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Grantee in the News: Thomas Rando’s Early Research Paves the Way for Potentially Major Developments

May 7
2014

Grantee in the News: Thomas Rando’s Early Research Paves the Way for Potentially Major Developments View MoreBACK

On May 4th, 2014 the New York Times profiled two-time grantee, Dr. Thomas Rando, whose research has helped pave the way for studying the link between young blood and slowed aging.

Based on Dr. Rando’s work and other subsequent studies, scientists have found that blood from young mice helps to reverse aging in older mice though a protein known as GDF11.  Researchers believe that GDF11 slows aging by sending messages to stem cells which are vital to tissue repair.

The discovery of a human version of GDF11 could lead to treatments for disorders like Alzheimer’s disease and heart disease.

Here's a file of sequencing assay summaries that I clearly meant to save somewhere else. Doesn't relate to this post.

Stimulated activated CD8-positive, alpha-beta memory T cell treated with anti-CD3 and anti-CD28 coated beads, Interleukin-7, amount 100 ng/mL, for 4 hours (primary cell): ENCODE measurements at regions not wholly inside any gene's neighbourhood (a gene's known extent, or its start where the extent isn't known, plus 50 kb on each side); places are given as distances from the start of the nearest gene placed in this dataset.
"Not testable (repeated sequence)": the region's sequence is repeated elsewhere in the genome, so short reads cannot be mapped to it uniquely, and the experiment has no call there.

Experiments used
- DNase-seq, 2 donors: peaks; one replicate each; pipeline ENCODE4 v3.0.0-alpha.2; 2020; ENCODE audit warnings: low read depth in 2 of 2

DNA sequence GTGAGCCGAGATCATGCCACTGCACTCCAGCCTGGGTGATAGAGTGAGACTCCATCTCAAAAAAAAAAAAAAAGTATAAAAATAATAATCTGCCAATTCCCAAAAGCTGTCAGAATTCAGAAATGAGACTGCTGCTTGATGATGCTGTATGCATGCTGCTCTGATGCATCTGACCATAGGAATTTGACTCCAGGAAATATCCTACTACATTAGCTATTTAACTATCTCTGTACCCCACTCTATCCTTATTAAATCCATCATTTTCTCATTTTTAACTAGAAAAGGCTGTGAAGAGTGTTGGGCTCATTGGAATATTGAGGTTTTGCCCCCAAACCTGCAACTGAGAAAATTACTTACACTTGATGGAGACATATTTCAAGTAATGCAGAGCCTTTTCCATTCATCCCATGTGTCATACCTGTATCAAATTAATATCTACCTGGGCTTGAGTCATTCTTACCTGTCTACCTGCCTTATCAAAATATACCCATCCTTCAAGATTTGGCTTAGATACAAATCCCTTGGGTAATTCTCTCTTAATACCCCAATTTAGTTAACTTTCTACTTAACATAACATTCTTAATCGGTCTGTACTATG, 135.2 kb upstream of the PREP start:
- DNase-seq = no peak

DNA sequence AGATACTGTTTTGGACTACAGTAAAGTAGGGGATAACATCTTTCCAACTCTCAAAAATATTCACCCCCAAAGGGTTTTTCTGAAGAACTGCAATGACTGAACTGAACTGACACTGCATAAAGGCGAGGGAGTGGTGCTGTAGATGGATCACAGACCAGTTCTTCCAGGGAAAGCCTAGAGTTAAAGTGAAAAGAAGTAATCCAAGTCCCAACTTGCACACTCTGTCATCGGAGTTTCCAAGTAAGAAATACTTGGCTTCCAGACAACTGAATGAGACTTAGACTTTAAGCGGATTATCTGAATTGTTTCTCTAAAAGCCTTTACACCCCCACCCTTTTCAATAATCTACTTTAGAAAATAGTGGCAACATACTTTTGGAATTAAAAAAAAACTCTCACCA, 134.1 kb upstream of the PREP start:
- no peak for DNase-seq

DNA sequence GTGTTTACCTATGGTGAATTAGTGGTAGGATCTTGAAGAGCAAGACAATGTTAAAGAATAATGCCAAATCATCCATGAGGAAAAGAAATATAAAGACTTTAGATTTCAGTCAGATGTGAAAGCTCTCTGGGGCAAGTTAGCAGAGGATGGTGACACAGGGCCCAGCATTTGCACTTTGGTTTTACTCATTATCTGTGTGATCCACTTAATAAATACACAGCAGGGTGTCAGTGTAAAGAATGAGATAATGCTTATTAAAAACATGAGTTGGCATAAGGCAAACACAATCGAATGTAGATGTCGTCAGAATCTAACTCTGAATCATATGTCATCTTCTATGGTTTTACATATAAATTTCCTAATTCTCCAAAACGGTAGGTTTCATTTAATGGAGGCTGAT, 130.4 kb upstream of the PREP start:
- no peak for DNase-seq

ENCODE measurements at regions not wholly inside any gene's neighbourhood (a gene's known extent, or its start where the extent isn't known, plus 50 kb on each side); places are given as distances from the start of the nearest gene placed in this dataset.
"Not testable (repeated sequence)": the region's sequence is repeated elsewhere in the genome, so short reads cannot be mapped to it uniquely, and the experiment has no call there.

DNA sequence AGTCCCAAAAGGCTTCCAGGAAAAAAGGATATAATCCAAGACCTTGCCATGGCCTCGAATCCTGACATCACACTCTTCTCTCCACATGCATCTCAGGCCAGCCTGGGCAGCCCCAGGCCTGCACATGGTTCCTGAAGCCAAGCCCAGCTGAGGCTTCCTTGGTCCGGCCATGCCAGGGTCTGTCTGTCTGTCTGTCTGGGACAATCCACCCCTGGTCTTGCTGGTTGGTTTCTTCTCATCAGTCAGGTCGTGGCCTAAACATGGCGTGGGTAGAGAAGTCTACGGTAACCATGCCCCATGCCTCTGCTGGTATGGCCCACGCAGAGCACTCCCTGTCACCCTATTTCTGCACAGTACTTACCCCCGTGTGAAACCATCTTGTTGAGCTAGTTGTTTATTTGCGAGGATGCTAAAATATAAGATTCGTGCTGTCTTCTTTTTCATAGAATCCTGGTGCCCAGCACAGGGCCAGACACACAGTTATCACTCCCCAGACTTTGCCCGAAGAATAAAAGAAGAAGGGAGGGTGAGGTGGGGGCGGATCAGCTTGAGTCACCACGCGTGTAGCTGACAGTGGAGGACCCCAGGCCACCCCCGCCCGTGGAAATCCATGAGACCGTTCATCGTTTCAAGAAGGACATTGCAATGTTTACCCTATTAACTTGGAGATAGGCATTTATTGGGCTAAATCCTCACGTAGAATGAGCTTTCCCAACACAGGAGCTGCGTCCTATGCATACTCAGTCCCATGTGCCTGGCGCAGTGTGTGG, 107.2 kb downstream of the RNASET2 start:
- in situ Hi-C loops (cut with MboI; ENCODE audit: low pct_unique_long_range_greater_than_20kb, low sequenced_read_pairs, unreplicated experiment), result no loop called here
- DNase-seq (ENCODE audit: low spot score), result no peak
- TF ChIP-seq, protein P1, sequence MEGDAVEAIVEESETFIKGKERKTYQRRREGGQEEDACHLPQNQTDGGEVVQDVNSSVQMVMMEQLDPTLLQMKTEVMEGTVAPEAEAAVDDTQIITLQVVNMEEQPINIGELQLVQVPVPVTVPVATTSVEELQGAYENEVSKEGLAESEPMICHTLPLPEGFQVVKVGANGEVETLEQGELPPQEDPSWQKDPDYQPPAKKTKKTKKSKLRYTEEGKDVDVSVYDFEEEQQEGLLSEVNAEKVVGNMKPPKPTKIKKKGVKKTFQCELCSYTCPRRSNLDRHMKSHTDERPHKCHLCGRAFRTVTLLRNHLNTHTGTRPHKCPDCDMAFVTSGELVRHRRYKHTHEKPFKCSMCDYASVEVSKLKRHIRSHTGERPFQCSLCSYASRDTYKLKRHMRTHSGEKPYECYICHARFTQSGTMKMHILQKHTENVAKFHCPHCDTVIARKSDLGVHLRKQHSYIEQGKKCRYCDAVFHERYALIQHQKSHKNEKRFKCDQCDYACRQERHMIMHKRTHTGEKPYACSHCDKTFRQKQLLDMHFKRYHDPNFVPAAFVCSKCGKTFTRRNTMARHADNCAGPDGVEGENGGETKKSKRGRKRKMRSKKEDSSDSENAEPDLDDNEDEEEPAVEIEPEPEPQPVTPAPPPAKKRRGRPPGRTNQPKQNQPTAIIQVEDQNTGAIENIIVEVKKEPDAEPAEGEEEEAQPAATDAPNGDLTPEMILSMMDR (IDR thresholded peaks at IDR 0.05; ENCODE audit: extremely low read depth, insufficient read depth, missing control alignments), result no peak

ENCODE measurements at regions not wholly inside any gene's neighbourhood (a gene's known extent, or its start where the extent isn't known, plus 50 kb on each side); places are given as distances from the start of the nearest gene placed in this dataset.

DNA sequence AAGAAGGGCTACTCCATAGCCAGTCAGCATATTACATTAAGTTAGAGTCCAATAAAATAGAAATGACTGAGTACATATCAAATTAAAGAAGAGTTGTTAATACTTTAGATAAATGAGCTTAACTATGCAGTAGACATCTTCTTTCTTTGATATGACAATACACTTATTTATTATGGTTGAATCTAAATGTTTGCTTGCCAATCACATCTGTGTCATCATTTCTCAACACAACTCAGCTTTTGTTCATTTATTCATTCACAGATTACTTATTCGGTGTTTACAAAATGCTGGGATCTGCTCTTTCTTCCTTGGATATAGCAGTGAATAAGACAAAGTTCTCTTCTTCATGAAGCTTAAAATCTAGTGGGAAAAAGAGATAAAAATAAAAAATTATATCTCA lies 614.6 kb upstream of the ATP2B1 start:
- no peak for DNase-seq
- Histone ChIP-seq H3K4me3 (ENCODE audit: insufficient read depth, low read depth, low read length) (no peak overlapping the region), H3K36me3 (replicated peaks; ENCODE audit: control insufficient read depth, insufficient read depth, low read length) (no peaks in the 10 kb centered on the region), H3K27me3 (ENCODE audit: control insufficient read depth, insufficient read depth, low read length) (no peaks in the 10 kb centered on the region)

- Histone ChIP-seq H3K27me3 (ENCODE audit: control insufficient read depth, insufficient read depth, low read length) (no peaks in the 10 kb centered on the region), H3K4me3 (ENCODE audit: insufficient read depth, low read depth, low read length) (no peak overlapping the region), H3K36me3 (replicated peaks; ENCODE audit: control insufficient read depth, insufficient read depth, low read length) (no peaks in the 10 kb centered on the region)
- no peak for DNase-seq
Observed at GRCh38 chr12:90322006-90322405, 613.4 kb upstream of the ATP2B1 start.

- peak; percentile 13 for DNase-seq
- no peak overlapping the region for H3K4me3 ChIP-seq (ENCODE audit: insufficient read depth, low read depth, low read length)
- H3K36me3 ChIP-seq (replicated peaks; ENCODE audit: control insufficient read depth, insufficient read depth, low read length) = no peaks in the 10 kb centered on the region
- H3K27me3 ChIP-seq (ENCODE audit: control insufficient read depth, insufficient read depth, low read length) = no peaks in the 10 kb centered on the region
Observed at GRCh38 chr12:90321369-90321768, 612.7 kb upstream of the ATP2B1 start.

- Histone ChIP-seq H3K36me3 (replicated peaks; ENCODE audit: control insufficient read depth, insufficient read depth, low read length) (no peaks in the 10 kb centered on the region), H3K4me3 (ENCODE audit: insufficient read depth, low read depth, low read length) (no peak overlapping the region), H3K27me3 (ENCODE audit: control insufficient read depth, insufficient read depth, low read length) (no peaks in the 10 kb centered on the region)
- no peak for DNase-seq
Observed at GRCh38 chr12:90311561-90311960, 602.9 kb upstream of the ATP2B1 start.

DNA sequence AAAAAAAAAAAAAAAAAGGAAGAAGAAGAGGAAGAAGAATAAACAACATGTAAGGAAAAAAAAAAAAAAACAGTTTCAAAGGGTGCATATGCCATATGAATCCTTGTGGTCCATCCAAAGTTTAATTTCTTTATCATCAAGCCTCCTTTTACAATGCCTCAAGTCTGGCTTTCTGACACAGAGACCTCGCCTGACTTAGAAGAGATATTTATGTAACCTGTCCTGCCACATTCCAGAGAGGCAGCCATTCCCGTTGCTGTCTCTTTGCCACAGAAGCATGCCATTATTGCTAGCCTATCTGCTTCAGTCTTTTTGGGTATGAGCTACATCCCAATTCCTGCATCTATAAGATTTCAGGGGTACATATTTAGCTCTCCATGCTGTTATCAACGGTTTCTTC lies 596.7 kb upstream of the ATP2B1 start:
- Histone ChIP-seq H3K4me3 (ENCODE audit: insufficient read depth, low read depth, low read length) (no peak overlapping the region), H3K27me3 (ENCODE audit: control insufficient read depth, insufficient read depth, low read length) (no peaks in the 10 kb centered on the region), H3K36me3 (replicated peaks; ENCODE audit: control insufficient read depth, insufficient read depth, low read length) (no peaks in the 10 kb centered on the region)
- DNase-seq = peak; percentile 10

Thomas A. Rando, MD, PhD, is a professor of neurology at Stanford University School of Medicine.  Dr. Rando is a1999 Paul Beeson Career Development Scholar and a 2008 Glenn/AFAR Breakthroughs in Gerontology Award winner.

Will these dramatic breakthroughs on mice transition into advances in human medical care?  For more information on how studying other species can leader to healthier aging for us, visit AFAR’s InfoAging page on Animal Models.





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